A photographer called Rachel Elizabeth Seed is all set to connect with her mother through the mother’s classic 8mm footage of icons of yesteryear. The fact that Elizabeth could never meet her own mother makes this whole project titled Rachel Elizabeth Seed ; even more special to her.
Photographer Rachel Elizabeth Seed lost her mother when she was just 18 months old…like her mother Sheila, Elizabeth herself grew up to be a photographer. She recently came across boxes of footage of 8mm film photographed by her mother, and one can only imagine the joy this would bring to a daughter who lost her mother at a very early stage; double the joy when the mother and daughter both worked as professional photographers! The footage itself contained subject matter of photographic importance; photographer icons of the time including Henri-Cartier Bresson, Cornell Capa, Lisette Model and W. Eugene Smith among others.
Rachel Elizabeth could feel a connection with her mother from her professional work, and the way she interviewed people. After spending hundreds of hours on watching and researching on this footage, she’s decided to put together a short film on her mother’s work. Elizabeth has set up a team for the job, and also spent a considerable sum of money to get things rolling. After having put in tens of thousands of dollars, she has started looking to the Internet to help fund her work. Petapixel reports –
‘The Kickstarter campaign is 10 days away from completion and only about $1,500 away from reaching their initial $25,000 goal. That money will allow them to finish filming and move the documentary into post-production. If they’re lucky enough to reach their stretch goal of $35,000, they’ll move into post-production in earnest and (hopefully) make the movie a reality that much sooner.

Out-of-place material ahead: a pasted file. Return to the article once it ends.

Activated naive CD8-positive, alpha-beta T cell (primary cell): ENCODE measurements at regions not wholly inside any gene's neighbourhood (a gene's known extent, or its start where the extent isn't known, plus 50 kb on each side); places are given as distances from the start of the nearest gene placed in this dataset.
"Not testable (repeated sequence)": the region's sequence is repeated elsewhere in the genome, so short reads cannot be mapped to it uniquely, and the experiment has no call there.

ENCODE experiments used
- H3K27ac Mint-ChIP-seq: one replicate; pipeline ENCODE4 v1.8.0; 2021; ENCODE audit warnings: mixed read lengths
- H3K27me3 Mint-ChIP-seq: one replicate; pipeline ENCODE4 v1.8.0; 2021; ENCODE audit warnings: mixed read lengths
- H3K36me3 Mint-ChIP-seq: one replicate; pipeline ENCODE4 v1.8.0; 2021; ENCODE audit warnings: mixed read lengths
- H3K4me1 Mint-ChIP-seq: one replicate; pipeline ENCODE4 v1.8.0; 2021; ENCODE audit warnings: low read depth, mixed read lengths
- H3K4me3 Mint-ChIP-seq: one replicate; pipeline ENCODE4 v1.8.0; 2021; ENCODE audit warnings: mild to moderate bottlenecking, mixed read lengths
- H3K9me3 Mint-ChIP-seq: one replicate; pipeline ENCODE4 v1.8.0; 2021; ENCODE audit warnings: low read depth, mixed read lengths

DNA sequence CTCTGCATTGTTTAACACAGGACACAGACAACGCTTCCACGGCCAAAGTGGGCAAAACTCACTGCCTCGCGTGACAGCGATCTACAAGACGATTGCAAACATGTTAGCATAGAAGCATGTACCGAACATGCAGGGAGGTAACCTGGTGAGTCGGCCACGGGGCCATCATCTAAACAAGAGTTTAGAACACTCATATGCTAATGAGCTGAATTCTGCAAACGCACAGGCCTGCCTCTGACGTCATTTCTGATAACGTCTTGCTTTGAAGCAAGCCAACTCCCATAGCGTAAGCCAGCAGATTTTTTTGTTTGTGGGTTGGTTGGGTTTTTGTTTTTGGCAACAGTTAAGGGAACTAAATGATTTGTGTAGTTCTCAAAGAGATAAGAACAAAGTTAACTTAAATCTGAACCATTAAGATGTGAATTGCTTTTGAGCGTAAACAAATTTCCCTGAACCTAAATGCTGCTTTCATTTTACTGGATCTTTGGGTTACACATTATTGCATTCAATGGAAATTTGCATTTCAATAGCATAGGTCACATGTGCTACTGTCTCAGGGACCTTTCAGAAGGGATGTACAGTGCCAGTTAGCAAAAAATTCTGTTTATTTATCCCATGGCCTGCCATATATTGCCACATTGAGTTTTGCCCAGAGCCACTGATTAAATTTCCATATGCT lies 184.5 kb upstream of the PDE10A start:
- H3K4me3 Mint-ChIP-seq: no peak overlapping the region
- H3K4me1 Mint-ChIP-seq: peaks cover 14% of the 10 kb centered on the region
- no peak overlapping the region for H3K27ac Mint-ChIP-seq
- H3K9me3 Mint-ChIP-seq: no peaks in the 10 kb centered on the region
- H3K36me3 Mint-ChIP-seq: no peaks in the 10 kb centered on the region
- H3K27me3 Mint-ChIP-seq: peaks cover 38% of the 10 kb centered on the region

Pledge levels range from $10 for a digital download of the movie poster to $10,000 for an executive producer credit, two VIP tickets to the premier, dinner with the director and a private photo shoot of your choice. There’s also plenty of levels in between for those who would like a limited edition film still shot in the 1940s ($150) or a signed limited edition archival pigment print by Seed herself ($250).’
The discovery of this special footage connects with people on two different levels; one of course is the rarity of the content of Sheila’s footage itself, which captures some of the leading names the photography industry has ever seen…the other is something that most people would find even more touching is the mother-daughter film maker connection that evolves through the project. No wonder over 300 people on the Internet have already pledged their support in varying denominations! If you too would like to contribute to supporting this wonderfully touching project, you can do so here.
People who involve themselves can also track the progress of Elizabeth’s work on the Photographic Memory blog.